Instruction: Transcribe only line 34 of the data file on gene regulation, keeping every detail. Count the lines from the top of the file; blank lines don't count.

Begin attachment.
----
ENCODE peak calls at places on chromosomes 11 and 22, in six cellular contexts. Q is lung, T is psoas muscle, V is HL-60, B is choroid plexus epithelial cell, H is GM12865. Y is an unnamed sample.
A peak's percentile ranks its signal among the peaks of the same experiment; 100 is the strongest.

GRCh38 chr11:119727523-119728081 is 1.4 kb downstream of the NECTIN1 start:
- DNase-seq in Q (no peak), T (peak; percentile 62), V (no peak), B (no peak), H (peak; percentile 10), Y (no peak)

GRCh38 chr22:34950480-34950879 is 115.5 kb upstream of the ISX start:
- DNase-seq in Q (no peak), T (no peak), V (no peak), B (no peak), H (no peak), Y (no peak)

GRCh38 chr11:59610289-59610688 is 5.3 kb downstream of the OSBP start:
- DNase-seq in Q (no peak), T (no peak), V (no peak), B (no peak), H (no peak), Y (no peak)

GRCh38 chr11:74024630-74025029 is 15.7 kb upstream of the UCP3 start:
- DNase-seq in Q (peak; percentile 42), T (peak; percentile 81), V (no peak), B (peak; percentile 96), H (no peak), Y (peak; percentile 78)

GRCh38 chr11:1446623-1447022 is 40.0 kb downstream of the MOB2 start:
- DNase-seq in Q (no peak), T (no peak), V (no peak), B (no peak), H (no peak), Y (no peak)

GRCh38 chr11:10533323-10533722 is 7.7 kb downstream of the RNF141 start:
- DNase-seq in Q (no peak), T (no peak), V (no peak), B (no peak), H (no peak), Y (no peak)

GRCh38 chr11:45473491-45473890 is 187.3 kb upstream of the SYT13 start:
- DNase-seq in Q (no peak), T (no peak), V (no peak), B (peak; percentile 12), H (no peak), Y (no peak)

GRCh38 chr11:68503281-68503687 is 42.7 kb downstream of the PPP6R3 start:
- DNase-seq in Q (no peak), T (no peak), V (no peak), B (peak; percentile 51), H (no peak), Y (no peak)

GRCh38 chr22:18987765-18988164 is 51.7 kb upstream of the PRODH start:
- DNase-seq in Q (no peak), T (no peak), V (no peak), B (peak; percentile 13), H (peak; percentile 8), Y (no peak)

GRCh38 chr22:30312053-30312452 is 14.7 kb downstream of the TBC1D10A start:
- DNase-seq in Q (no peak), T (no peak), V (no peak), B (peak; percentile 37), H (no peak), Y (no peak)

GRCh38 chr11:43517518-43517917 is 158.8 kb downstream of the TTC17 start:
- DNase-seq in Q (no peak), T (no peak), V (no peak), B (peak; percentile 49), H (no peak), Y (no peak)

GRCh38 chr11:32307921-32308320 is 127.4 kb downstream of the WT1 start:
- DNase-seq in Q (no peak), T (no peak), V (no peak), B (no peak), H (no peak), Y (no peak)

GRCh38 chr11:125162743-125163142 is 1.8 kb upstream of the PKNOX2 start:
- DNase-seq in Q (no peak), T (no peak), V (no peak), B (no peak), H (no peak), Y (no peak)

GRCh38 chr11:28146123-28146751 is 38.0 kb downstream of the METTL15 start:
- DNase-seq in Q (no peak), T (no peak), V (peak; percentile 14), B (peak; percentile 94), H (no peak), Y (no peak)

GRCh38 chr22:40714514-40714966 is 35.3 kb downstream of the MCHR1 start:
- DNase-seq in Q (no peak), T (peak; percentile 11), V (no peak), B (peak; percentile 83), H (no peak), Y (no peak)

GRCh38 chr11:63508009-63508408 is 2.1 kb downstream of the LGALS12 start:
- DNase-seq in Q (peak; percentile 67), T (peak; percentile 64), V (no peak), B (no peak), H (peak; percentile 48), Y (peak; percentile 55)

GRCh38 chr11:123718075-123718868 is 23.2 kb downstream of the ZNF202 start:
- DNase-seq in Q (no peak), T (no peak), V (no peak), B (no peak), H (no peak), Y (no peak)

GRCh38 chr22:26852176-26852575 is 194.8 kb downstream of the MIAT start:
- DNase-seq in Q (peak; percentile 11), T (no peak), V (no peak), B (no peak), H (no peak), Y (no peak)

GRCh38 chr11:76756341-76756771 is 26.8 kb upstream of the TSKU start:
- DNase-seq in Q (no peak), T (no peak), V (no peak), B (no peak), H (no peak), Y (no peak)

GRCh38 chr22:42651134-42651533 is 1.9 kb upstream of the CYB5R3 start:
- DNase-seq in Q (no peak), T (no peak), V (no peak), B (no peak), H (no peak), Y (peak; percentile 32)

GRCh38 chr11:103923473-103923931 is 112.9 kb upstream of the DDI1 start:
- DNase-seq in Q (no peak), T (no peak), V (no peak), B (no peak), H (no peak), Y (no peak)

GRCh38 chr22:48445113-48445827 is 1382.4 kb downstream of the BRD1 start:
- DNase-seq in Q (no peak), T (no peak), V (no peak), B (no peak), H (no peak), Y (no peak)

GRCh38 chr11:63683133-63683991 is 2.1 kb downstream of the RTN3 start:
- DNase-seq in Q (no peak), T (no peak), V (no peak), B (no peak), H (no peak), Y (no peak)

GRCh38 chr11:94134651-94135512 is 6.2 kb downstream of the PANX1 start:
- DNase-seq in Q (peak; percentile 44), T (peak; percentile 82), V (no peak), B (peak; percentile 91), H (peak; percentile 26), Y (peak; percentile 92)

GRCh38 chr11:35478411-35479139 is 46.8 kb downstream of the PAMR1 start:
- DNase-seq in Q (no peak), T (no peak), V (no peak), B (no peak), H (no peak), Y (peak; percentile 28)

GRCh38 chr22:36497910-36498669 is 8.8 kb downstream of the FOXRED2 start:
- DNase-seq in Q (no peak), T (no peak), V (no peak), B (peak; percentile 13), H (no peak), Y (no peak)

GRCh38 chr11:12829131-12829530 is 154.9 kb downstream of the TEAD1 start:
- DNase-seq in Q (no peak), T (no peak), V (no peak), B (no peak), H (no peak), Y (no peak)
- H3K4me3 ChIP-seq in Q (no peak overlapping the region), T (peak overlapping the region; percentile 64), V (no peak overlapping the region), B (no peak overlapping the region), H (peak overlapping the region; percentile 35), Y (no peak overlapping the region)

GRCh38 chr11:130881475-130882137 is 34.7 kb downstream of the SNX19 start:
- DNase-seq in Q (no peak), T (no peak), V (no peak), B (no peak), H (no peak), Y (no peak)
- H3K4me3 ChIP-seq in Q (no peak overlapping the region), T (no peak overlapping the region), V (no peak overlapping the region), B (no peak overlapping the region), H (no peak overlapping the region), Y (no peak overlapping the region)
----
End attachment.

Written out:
- DNase-seq in Q (peak; percentile 67), T (peak; percentile 64), V (no peak), B (no peak), H (peak; percentile 48), Y (peak; percentile 55)